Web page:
BHA and RILA cover European and American visual arts material including articles from over 1,200 journals. These citation databases, searchable together, cover material published between 1975 and 2007.
BHA includes articles from over 1,200 journals. BHA includes all articles within the subject scope of BHA regardless of the subject focus of a particular journal. Thus, many of the journals on this list are covered partially, as only some of their articles are within BHA's scope.
Access to the International Bibliography of Art (IBA) is provided through ProQuest and can be accessed via our list of databases.
The Political Extremism and Radicalism program provides access to primary sources created by groups and movements considered to be unorthodox or outside of mainstream politics of that period. Users may come across content that they find upsetting such as journals, newsletters, publications, propaganda, or cartoons intended to induce hatred or violence towards a particular group due to their race, sexuality, beliefs, or other characteristics.
Equally some of the material in this database may not be considered extreme or radical by modern standards or in an individual’s opinion. Their inclusion reflects that they were considered unorthodox compared to the political norm at the time, reflects the compilation of the original collection from which they came or because they support wider research on a topic.
The nature and value of Gale Primary Sources archives is that they present artifacts as they existed, without manipulation by our editors. Gale resources don’t take a specific position on an issue or topic. We develop content with the guidance of scholars, subject matter specialists, and the academic community. Studying the historical context of a topic, including the potential prejudices or biases imposed by society or authors, allows students and researchers to engage in critical conversations, make important comparisons and connections, and enable greater understanding to inspire change and cross-cultural awareness.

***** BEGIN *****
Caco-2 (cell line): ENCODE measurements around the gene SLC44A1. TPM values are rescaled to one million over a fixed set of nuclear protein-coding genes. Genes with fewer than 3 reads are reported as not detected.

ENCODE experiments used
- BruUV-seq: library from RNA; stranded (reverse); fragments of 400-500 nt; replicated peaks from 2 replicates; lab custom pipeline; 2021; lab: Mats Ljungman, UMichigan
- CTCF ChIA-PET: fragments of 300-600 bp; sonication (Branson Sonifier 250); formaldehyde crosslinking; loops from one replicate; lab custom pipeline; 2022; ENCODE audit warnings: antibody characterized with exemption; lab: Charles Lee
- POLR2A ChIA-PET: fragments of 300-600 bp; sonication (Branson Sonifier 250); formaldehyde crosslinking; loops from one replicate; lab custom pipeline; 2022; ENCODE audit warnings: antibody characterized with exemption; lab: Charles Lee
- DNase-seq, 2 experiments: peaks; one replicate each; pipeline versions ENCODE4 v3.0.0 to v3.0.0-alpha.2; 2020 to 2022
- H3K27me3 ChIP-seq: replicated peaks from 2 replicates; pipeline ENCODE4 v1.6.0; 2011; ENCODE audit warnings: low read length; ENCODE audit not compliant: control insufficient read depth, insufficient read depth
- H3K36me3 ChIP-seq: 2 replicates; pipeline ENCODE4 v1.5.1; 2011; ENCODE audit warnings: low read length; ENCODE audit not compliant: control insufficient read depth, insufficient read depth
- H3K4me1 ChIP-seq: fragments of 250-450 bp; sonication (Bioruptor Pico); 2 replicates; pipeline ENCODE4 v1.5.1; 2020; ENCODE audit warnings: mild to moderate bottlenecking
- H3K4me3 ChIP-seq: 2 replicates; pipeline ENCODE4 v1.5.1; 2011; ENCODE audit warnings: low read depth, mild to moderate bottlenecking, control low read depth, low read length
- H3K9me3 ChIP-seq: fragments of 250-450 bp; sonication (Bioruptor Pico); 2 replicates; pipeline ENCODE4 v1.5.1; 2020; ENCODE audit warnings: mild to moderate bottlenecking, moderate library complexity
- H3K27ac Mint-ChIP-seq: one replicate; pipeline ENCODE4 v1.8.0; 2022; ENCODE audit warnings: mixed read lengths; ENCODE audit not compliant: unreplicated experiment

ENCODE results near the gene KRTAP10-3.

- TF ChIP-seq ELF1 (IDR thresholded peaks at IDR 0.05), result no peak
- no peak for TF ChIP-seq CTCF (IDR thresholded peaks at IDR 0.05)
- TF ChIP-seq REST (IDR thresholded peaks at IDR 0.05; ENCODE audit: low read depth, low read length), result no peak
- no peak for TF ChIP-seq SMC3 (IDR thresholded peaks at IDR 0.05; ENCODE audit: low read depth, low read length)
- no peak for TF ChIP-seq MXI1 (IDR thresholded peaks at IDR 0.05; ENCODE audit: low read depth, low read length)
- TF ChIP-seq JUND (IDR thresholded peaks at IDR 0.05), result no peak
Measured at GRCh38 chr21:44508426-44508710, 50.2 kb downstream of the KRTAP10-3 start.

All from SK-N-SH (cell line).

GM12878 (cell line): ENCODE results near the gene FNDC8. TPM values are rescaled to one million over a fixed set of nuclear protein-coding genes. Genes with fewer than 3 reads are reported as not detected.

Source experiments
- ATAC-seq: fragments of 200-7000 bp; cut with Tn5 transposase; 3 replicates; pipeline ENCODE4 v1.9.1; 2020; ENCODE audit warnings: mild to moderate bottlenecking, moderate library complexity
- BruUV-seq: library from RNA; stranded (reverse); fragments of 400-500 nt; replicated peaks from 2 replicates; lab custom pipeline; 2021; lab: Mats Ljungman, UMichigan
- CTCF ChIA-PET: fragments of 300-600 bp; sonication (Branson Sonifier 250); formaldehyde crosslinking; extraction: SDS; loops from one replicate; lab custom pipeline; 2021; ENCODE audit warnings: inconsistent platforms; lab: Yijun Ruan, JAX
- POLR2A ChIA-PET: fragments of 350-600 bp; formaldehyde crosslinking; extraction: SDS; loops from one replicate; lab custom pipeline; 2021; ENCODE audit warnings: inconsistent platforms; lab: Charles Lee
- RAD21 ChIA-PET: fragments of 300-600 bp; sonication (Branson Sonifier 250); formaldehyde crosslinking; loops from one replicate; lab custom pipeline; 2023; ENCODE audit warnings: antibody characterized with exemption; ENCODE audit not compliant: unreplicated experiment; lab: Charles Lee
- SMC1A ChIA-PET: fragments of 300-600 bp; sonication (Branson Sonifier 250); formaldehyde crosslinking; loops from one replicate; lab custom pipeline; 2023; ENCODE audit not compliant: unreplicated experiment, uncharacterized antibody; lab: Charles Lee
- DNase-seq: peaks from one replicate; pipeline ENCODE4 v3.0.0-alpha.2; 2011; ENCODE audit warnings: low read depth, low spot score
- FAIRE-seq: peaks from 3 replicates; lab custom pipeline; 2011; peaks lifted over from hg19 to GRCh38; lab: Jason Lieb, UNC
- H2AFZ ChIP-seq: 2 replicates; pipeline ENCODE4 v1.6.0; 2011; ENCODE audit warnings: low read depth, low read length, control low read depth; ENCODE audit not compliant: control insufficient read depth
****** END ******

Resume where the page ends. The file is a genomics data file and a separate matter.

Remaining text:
RetroNews is the French national library’s platform dedicated to historical printed press. It offers a vast online archive of French and francophone periodicals. Our collection features over 1 500 newspapers, journals, magazines and reviews, published between 1631 and 1951 : the most important titles of the daily press (Le Petit Parisien, Le Journal, Le Matin) but also periodicals of the political spectrum, regional publications and satirical magazines.
Every month RetroNews enriches its archive with new exclusive titles in order to gather a large plurality of sources covering all of France, including its former territories, from the first newspapers up until the 20th century.
In addition RetroNews offers introductory notes on its periodicals, daily editorial content and advanced research capabilities.
The Listener was a weekly magazine established by the BBC in 1929 under its director-general, Lord Reith. It was developed as the medium for reproducing broadcast talks, initially on radio, but in later years television as well, and was the intellectual counterpart to the BBC listings magazine Radio Times. The Listener is one of the few records and means of accessing the content of many early broadcasts. In addition to commenting on the intellectual broadcasts of the week, the Listener also previewed major literary and musical shows and regularly reviewed new books.
Over its sixty-two-year history, the Listener attracted the contributions of literary icons such as E. M. Forster, George Orwell, Bertrand Russell, George Bernard Shaw, and Virginia Woolf. It also provided an important platform for new writers and poets, with W. H. Auden, Sylvia Plath, and Philip Larkin being notable examples.
Articles were diverse, with features on the death of King George V, a series of essays accompanying Sir Kenneth Clark's landmark art history show Civilization, interviews with authors such as Vladimir Nabokov, and the historian Geoffrey Elton writing on the decline of British universities in the 1960s. What united them was the BBC's cultural mission (as created by Reith) of educating the masses.
The Listener developed a reputation for outstanding writing, featuring contributions from the major writers, artists, social commentators and thinkers of the twentieth century. The Listener Historical Archive, 1929-1991 provides an invaluable resource for those researching the critical reception of visual arts and wider areas of culture from politics to science, and how the wider public responded to them, in the twentieth century. This archive provides the complete run of the publication, in an accessible and easy-to-use online research environment.